How To Control Your Android Using Your Computer’s Mouse And Keyboard

Author Topic: How To Control Your Android Using Your Computer’s Mouse And Keyboard  (Read 2473 times)

Offline arman.ahmed

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Control your Android phone or tablet using the mouse and keyboard on your computer. Whether you want to respond to texts using your computer’s keyboard or use your tablet as a second screen for research, this setup feels like magic when it’s working.

Even better: you can copy text on one device and paste it on another.

Synergy has long made it possible for Windows, Mac, and Linux computers to share the same mouse and keyboard. Doing so is seamless: move your mouse pointer past the edge of one screen and you’re immediately in control of another device. This is perfect if you have two computers on the same desk.

It’s 2014, and most people don’t have multiple computers on the same desk — but it’s not unusual to have an Android phone or tablet alongside your computer. If you’d like to control that device using the mouse and keyboard you already control your computer with, the Android version of Synergy is exactly what you’re looking for.
Synergy for Android requires your device to be rooted — there’s no way around this. It’s also buggy on some devices, shutting down regularly. Be warned: your mileage may vary.

> How Do I Set It Up

First things first: download the desktop version Synergy ( and the Android version of Synergy ( You’ll need to install both.

Now let’s get into terminology. There are two main pieces to a Synergy setup: the server, and the client.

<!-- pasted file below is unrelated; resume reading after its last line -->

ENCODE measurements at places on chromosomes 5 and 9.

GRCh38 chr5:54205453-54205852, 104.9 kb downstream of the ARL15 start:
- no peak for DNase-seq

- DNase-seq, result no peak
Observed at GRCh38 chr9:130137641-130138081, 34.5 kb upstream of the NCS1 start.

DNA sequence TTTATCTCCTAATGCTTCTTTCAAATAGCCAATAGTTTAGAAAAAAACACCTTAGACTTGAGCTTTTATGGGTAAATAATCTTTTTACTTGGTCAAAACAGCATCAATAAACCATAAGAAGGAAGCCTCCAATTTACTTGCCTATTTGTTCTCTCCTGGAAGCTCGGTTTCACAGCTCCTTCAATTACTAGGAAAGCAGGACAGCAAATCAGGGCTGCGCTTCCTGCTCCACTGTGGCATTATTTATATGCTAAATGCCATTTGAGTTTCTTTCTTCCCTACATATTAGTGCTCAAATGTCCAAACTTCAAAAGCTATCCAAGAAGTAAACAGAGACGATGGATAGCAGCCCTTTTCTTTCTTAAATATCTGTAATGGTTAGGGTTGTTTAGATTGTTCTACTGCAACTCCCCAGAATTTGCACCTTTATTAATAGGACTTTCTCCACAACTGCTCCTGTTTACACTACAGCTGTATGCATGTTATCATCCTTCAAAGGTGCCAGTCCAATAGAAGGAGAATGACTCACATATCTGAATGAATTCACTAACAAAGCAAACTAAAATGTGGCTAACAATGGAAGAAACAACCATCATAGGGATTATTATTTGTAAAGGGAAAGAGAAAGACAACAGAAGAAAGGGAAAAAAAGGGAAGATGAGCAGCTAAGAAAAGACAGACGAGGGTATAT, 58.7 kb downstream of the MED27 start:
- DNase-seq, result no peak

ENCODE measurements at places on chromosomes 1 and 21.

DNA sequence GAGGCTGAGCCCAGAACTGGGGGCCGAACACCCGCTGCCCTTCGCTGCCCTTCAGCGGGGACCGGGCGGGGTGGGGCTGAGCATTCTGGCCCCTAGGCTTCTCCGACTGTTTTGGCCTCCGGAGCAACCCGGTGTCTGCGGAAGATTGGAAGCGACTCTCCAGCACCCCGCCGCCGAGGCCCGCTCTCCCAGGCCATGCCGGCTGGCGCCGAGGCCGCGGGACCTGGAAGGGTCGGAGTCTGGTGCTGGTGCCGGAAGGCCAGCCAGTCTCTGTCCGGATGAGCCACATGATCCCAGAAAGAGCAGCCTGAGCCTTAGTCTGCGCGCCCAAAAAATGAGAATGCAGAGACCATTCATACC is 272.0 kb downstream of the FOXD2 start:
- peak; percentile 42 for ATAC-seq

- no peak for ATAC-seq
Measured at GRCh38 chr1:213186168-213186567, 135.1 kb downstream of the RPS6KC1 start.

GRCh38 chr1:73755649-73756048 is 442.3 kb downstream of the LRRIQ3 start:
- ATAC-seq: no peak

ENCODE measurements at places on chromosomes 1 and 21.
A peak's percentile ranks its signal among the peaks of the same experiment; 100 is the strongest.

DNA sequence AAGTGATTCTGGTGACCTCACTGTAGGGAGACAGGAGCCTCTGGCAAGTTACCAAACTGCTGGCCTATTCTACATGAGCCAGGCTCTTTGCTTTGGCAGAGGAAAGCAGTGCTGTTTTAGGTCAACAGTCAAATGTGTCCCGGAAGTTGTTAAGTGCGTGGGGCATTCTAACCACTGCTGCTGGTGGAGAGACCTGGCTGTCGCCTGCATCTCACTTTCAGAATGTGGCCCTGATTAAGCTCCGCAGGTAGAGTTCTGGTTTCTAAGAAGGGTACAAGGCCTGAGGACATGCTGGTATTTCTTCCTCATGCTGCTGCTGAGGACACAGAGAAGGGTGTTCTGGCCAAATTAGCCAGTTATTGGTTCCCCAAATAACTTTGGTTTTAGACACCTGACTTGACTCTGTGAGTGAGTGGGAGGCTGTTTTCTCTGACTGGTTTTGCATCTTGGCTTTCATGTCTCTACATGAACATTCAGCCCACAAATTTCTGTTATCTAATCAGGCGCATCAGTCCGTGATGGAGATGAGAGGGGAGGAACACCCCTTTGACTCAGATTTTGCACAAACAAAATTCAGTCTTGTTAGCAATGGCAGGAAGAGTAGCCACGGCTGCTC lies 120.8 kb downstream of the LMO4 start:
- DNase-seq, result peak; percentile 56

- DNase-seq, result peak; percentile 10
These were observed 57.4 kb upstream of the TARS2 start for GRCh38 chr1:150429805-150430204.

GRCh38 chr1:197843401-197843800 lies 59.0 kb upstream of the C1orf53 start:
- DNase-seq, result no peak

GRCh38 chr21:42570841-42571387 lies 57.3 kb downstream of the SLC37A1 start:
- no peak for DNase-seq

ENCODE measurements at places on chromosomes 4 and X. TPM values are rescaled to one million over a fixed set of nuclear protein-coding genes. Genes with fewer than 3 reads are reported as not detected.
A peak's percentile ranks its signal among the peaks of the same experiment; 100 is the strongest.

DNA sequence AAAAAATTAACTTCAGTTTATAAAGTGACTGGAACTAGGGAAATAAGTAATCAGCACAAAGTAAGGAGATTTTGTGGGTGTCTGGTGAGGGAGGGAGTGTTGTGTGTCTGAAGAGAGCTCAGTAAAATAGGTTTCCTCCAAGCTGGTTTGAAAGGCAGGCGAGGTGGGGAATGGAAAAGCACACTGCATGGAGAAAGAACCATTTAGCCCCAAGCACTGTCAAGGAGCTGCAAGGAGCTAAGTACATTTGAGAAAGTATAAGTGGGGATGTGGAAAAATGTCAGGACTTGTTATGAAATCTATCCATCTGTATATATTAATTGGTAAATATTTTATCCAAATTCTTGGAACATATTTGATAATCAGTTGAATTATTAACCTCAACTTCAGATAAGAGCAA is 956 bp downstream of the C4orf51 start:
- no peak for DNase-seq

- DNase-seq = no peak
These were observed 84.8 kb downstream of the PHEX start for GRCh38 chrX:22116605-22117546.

Don’t leave! It’s not as complex as it sounds. The “server” is the device you’re going to use to control your other device — that is, the device hooked up to your mouse and keyboard. In this setup, that probably means your computer. The “client” is the device being controlled by another device’s mouse and keyboard — in this case, probably your Android device.

Let’s go over setting up the server first. You’re going to want to open Synergy, then set up your computer to run as the server. You then need to tell the program how to arrange your displays:

Your server is in the center; place your Android to whichever side you like. This is a Mac setup, but the options shouldn’t be different on a Linux or Windows computer. Give your Android device a name you’ll remember — something like “Android”.

When everything’s setup up the way you like, take note of your server’s IP.

Knowing that, hit the “Start” button and move on to Synergy on your Android device.

Make sure the “Client Name” is the same one you used for your device when you were setting up your screen arrangement on your server. Use your server’s IP in the next box, and leave the Server Port untouched (assuming you didn’t change it). You should now be able to tap “Connect”.

If everything is working, you can now move your mouse pointer from your computer to your Android device. On many devices this is crashing regularly as it is an alpha build and still in the works. Hopefully the client will receive updates soon.

> Screen Keeps Turning Off

This setup becomes less useful if you screen turns off constantly, which is why I suggest installing Wakey ( on your device alongside Synergy.

This will stop Android from shutting down your screen (, which is something you want if you’re going to use your device as a second screen.

> What Can You Use This For?

Okay, so now you’ve got this working, but what will you use it for? If you’re using your tablet for productivity, you’ve probably already got some ideas. But here are a few more we came up with:

> Answering texts using your computer’s keyboard
> Developing apps? Push them to your phone, then test them without the need to pick up your device.
> Hate the desktop chat interface for Google Hangouts? Me too. Use your tablet instead.
> Research on your tablet, write on your computer.

Arman Ahmed
IT Officer